Dear reader, life is too short for crap books.

Tuesday, August 29, 2006

2 Cool 2 Be 4 Gotten: Part 1

There are certain books that a certain type of bookish woman is almost certain to have read and loved during her formative years - Harriet the Spy, The Westing Game, From the Mixed-Up Files of Mrs. Basil E. Frankweiler. These books made a pretty big impression on me. Even now, when I have to do something unpleasant, I have to fight the urge to throw my hands up in the air and yell, "I'll be finked if I go to dancing school!" And if you don't occasionally want to run away to the Metropolitan Museum of Art, well, your imagination is probably a dead, withered place.

I'm always surprised to see how many books I read 20 years ago are still in print. Heck, kids still read Are You There God, It's Me, Margaret, Teenage Softies references and all. But sadly, a lot of good ones have fallen by the wayside. For my latest experiment in themed reading, I'm going to dig up some of these titles.

Because I don't want to live in a world where future generations can't read Lois Lowry's Autumn Street and be emotionally scarred by it.

First up, The Owlstone Crown by X.J. Kennedy

Timothy and Verity Tibb are orphans who live on a farm with the evil Grimbles, who force them to farm parsnips in the dead of winter, and spend countless hours sticking labels onto bottles of a quack home remedy made of... parsnips. Life is bleak. Until one night they are visited by Lewis O. Ladybug, an insect private investigator, who tells the kids that their grandparents are alive, if not well, and living in a parallel universe. Of course, the kids disobey orders and follow Lew back through the portal, hoping to escape the Grimbles and reunite their family. On the other side, they find a world identical to their own, but somehow much, much worse. Other Earth has been taken over by an evil dictator who calls himself Raoul Owlstone and is holding half the population prisoner, including Timothy and Verity's grandparents. You can guess what the kids have to do next.

This book has great characters and a seriously inventive plot (I haven't even given away the best parts). Also, any book that manages to sneak in references to Hamlet AND Ross MacDonald is aces in my book.


dorotha said...

mary, i'm so glad you have this blog. now that i am riding the bus a lot, i have more time to read. i'm almost disappointed that they reccently changed the bus routes, cutting my commute down from 1 hour to 30 minutes. anyway, i plan to use this time to read, read, read. and i will follow your recommendations.

Sally said...

To this day, I can't visit a museum without imagining hiding out there. And The Westing Game! Oh man I adored that book.

Thanks for the new suggestions, too. Our daughter Veronica is starting Kindergarten next week (!) and once she becomes a reader I know I'm gonna need plenty of books to keep her happy.

sally said...

Sorry to double comment, but I just got an email from my friend Meagan (also a librarian) about a neato-cool-o used book exchange.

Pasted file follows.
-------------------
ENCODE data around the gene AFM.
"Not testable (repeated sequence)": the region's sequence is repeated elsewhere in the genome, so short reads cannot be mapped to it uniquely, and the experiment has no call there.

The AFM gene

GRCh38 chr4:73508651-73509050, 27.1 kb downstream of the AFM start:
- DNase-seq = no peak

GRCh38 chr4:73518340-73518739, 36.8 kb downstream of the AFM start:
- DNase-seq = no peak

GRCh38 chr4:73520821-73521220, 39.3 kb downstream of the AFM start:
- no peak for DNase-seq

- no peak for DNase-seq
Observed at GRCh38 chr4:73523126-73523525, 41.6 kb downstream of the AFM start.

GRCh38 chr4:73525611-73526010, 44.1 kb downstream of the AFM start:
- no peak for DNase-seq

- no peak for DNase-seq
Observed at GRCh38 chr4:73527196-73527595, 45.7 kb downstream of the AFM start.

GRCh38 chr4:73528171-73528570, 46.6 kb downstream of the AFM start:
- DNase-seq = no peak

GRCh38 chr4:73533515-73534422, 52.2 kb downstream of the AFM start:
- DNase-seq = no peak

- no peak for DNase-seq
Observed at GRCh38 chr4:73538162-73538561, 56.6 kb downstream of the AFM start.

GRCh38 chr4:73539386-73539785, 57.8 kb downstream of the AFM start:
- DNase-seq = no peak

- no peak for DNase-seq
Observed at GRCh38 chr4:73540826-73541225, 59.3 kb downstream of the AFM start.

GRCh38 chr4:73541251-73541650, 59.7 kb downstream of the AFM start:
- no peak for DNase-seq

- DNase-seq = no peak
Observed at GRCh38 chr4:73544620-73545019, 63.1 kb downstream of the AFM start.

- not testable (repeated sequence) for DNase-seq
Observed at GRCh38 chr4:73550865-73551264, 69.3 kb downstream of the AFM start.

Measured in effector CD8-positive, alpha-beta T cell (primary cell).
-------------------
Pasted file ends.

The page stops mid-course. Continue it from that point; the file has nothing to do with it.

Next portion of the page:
"BookMooch is a new social site for exchanging used books....the swaps work on a points system [and] you have to give away at least one book for every five you receive."

mary_m said...

Aw, shucks... thanks guys! Glad to be of service.

Sally, thanks for the link - looks like something I could get hopelessly addicted to. Also, gotta ask... which pair of Westing heirs was your favorite? Such a good, good, good book - I think I might re-read it tonight.

Gwen said...

I love this blog so much it's ridiculous. When I read book reviews in magazines or newspapers now, I just feel so let down in comparison. Honestly, I loved your food blog, but it's clear this is your calling.

Despite being a certain type of bookish woman, I have not read a single one of the books you mention--not Harriet the Spy, not Are You There God, It's Me, Margaret, not The Westing Game. This is b/c I grew up in a tiny farming community with very little access to books (the town library was only open from noon to 3, and since I was in school til 3:15, it was rather difficult to manage to check anything out, and the school library was just sad) and in a family that did not pay a whole lot of attention to books so didn't bother to buy me many.

This meant that while the rest of you were reading fantastic classic children's or young-adult books, I was scrounging around for whatever books I could get my hands on, meaning mostly things that were not intended for kids. So around age 10 I started reading Louis Lamour books, because my great-grandma had a lot of them. I tried to read the encyclopedia once. I read books on common cattle diseases, garden pests, and home remedies. I once got ahold of a book called "The Late, Great Planet Earth," which even at age 11 I could tell was horribly racist, and I actually snuck it out of the house and threw it away because I thought it was evil. And I read a lot of books about how to stay alive in the wilderness by eating dandelion roots and locusts.

I don't know if that provides any insight into my personality, but there you go.

sally said...

I can't remember the exact pairings (it's been about 30 years since I read it) but my 2 favorite characters were Turtle and Mr. Hoo.

Maybe I should start reading it aloud to Veronica...

mary_m said...

The whole Wexler family was great. I was a huge Turtle fan, but think my favorite pair was Mr. Hoo and Grace Windson Wexler.